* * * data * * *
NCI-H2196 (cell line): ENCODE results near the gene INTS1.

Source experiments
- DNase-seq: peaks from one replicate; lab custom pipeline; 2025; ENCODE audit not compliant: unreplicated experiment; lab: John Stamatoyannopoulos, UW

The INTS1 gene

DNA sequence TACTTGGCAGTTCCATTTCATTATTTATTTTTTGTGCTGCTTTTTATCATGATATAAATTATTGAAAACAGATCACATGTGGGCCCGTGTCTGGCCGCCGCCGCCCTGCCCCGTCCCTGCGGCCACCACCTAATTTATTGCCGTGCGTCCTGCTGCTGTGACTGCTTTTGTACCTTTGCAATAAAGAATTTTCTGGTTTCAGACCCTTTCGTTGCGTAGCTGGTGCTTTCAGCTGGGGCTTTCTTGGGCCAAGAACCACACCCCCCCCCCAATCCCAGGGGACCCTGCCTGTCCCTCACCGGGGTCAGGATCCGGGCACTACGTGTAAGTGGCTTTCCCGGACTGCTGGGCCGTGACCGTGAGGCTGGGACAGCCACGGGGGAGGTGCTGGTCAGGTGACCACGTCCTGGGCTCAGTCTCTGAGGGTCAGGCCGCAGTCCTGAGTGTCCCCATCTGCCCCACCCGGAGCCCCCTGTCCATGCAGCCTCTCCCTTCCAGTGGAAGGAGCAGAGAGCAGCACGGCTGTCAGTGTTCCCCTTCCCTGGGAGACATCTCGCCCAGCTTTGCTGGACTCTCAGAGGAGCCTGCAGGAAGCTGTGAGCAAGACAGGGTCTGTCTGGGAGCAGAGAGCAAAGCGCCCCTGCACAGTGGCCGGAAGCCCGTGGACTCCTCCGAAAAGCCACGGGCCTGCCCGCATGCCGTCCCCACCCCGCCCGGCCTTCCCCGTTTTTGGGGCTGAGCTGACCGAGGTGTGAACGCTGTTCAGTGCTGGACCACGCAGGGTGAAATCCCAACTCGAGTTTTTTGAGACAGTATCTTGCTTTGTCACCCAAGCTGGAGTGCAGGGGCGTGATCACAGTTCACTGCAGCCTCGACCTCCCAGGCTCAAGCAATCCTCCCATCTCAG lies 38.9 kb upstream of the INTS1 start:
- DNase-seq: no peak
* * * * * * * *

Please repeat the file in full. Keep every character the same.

NCI-H2196 (cell line): ENCODE results near the gene INTS1.

Source experiments
- DNase-seq: peaks from one replicate; lab custom pipeline; 2025; ENCODE audit not compliant: unreplicated experiment; lab: John Stamatoyannopoulos, UW

The INTS1 gene

DNA sequence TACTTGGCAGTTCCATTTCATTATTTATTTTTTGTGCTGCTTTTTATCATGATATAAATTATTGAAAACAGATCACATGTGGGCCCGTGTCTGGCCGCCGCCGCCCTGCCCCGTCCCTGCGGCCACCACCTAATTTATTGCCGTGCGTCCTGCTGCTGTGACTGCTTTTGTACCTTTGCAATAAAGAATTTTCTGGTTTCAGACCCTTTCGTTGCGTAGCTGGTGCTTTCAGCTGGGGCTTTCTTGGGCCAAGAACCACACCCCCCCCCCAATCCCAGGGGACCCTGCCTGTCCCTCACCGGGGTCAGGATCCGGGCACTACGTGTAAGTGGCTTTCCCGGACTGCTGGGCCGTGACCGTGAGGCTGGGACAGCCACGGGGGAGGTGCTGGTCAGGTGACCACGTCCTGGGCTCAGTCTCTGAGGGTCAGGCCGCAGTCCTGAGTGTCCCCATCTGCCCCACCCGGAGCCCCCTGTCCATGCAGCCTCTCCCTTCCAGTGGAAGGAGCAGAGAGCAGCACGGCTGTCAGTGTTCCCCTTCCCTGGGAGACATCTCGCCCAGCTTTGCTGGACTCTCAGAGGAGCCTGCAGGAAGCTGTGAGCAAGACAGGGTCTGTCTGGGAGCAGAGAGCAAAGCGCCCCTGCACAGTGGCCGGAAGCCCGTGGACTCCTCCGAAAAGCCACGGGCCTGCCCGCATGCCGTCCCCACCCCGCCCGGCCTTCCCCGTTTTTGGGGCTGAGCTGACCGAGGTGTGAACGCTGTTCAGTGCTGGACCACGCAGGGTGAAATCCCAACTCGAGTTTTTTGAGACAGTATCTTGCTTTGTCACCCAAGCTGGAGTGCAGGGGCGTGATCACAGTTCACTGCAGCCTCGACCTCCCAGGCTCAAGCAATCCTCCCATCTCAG lies 38.9 kb upstream of the INTS1 start:
- DNase-seq: no peak